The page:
Loud, Proud, Chaotic, Trashy: It’s the Muffs!


Though the image of some punk bands is now one of anger and aggression, punk wasn’t always that way. Back in the late ‘70s, when the movement was forming, groups like the Buzzcocks and the Weirdos felt it was quite all right to have fun.

One of the reasons for the growing interest in the Muffs, a punk-influenced Los Angeles band whose debut album has just been released by Warner Bros. Records, is that the group echoes that old spirit.

The Muffs’ music, which was also influenced by melodic pop-rock groups stretching from the Kinks to the Plimsouls, has a bouncy energy and charm. The lyrics are often about nothing more serious than guys and gals looking for a relationship.


“I always liked really heavy guitar music, but didn’t like the long-winded songs that went with it,” says singer-songwriter Kim Shattuck, the group’s leader.

“And I always liked pop songs, but was driven nuts because the guitars were so wimpy sounding. So I decided to put the two together. That’s how the Muffs started.”

The quartet--whose self-titled album has made the Top 10 of the college/alternative rock charts--came together 2 1/2 years ago after Shattuck and rhythm guitarist Melanie Vammen broke away from the Pandoras, another Los Angeles band with ‘60s garage-pop roots.

Both women had grown up in Orange County, where Shattuck had little interest in music for years.

“I grew up around religious and elevator music,” she said during a recent interview. “I didn’t know any better, so I just thought music was kind of bland. So I didn’t listen to much as kid.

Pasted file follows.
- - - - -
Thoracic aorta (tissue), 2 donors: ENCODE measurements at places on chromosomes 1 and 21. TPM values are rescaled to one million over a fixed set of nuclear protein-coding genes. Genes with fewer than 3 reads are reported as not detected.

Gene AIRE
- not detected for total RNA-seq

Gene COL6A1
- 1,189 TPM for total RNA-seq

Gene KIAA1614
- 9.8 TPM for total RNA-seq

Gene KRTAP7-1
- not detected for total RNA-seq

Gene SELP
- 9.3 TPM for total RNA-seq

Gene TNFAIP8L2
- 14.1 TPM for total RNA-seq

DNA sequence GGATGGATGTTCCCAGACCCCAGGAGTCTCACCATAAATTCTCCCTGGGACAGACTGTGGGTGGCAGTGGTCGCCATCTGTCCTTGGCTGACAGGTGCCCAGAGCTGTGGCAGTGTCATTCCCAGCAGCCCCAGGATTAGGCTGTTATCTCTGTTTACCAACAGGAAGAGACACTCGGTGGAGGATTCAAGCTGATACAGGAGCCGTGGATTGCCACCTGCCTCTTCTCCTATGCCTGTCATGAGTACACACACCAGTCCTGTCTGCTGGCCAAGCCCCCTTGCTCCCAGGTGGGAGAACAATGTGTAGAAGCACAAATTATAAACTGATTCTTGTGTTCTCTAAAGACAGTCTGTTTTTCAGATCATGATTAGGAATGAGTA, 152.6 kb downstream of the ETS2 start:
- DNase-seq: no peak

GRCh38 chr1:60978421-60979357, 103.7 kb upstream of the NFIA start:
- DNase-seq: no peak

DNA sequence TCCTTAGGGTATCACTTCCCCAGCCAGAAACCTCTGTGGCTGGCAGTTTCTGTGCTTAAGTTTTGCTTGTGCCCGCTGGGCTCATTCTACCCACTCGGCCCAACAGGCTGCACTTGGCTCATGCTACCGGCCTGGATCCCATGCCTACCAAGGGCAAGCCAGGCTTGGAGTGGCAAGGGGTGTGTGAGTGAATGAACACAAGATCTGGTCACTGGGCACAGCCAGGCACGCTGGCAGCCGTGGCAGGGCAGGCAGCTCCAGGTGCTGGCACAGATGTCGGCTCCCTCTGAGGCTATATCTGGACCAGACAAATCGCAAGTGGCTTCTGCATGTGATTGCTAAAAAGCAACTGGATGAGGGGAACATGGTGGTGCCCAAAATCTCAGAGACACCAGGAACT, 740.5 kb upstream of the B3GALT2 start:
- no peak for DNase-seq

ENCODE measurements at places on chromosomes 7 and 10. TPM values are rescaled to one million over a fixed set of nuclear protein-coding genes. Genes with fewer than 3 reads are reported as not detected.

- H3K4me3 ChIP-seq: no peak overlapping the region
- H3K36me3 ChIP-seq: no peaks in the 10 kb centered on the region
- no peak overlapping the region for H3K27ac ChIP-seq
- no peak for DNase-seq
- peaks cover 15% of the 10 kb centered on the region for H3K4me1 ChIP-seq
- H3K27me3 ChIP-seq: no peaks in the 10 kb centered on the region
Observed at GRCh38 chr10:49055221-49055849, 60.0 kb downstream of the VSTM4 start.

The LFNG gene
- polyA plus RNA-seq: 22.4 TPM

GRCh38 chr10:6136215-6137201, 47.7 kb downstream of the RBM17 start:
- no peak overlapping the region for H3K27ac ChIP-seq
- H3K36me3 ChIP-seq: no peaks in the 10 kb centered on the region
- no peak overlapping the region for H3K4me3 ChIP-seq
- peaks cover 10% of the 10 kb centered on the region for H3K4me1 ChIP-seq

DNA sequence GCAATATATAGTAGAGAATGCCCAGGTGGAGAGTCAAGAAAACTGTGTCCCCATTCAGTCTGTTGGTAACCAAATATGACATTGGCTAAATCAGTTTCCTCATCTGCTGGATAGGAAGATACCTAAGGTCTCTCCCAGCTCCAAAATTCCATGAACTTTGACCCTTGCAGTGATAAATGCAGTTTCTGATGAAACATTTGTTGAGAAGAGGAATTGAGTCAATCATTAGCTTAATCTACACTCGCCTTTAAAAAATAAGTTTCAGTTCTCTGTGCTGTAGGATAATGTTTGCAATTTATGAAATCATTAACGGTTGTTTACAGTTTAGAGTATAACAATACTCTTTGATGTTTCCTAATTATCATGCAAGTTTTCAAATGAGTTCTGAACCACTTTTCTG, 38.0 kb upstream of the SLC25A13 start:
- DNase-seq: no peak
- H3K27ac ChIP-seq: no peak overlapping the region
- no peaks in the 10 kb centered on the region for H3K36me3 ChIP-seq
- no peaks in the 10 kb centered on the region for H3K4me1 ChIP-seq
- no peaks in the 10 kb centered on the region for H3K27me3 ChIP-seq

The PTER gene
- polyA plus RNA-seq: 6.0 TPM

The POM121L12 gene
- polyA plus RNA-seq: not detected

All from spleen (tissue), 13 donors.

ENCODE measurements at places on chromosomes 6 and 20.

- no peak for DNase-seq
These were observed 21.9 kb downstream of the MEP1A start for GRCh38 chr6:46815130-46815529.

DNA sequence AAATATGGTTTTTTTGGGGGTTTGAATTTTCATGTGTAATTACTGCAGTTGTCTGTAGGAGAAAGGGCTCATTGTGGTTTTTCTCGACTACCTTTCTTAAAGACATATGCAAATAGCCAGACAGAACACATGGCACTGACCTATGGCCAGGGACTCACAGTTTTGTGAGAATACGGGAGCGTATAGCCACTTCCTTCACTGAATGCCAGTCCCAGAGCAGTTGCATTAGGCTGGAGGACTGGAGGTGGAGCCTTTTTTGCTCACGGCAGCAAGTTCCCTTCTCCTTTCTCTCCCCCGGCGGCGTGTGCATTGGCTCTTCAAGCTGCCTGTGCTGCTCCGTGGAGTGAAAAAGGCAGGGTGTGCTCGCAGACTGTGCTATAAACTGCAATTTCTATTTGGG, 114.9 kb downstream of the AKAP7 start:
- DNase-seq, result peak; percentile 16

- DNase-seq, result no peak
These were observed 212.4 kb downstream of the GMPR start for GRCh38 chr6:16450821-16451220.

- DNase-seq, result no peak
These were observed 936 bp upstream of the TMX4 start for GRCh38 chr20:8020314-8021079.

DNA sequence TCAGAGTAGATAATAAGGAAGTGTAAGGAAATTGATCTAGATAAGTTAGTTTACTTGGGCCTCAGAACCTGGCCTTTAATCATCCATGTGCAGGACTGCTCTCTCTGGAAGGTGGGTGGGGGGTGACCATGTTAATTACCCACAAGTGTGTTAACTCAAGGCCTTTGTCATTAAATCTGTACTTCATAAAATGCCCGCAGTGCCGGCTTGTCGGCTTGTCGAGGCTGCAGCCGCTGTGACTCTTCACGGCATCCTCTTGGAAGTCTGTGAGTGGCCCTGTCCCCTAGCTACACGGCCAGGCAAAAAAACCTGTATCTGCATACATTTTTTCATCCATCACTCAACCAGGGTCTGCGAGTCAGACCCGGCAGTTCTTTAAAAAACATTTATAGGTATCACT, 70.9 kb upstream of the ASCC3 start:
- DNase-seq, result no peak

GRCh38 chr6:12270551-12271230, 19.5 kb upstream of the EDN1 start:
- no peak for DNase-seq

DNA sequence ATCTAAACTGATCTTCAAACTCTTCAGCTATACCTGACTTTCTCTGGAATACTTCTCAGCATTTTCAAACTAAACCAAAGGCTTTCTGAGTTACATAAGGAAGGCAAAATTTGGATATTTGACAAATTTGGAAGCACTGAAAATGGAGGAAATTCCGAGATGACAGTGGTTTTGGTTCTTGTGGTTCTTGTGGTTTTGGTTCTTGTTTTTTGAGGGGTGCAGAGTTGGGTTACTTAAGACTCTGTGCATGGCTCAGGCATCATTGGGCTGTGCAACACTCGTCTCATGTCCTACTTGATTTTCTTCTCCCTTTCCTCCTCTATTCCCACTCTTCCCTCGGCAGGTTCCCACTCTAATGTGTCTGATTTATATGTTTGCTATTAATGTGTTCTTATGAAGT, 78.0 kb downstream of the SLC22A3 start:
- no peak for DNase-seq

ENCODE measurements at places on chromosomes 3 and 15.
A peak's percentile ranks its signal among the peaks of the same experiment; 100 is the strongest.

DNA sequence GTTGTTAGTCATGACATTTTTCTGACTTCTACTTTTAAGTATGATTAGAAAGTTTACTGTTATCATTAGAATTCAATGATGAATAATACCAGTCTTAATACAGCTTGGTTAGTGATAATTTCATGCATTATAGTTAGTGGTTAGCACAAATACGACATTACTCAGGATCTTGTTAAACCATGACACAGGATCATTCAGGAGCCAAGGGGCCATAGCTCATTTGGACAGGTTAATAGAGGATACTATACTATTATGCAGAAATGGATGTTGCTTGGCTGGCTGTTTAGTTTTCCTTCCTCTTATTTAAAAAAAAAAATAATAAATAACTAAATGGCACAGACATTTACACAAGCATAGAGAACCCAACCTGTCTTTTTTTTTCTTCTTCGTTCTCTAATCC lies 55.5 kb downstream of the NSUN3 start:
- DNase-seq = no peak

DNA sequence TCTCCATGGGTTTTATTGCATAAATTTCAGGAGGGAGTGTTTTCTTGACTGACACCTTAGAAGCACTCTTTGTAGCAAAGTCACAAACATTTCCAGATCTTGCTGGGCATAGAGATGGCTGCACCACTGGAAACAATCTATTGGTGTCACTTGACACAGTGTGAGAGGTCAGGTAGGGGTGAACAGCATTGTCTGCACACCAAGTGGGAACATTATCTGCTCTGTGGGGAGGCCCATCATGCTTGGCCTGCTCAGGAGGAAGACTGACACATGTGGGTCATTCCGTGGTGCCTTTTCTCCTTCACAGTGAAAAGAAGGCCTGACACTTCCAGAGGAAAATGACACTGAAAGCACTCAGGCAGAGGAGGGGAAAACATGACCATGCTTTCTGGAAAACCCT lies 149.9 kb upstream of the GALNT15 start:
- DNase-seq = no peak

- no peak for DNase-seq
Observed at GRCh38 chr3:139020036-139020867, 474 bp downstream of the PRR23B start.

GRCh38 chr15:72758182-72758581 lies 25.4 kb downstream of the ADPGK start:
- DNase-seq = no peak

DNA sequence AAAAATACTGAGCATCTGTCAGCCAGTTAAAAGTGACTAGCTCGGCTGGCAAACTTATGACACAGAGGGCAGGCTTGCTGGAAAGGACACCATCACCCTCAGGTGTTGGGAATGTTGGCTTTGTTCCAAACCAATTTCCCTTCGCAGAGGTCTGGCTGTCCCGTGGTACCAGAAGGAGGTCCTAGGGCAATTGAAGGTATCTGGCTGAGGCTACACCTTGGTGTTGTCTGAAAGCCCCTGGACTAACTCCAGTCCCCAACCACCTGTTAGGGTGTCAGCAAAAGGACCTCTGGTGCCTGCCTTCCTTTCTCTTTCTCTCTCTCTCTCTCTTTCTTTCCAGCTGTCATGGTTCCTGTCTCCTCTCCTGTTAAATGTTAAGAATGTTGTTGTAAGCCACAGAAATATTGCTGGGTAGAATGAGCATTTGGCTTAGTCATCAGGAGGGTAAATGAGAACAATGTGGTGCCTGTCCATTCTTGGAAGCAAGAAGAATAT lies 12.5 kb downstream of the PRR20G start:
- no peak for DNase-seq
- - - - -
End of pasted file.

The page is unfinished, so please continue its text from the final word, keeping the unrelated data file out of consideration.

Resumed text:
“Also, it was in the ‘70s so there was a lot of really pompous, bad rock out there. It was only later that I found out there was good ‘70s rock like the Raspberries and the Flaming Groovies. I always gravitated toward the ‘60s music more, though, like the Kinks, the Who and the Beatles, of course. Later I got into the Plimsouls and Sex Pistols, you know, melodic stuff. Most people don’t see the Pistols as melodic, but they are.”


But one of Shattuck’s main inspirations was another Southern California band that knew it was OK to have fun: the Go-Go’s.

“When they came around, I thought, ‘If they can do it, I can do it too,’ ” Shattuck said. “Maybe I could even do it better. I just started practicing and making up songs.”

Five years later, she joined the Pandoras, where she eventually disagreed with what she felt was too much of a “metal” direction by the band.

After the break, Shattuck recruited boyfriend Ronnie Barnett to play bass in the new group and found drummer Criss Crass through a recommendation from friends in yet another Los Angeles band, the lovable Redd Kross.

The Muffs played their first show only weeks after forming, at the now defunct Shamrock bar in Hollywood. It wasn’t long before record companies started showing interest--much to the surprise of the band members.

After all, the group’s sound didn’t echo anything that was on the charts at the time--and major labels usually stick close to what is selling when signing new acts.


Rather than a commercial, radio-friendly sound, the Muffs’ music is often chaotic and trashy. You might even say the Muffs are loud and proud.

Summarizes Vammen: “We’re energetic, unexpected and crazy.”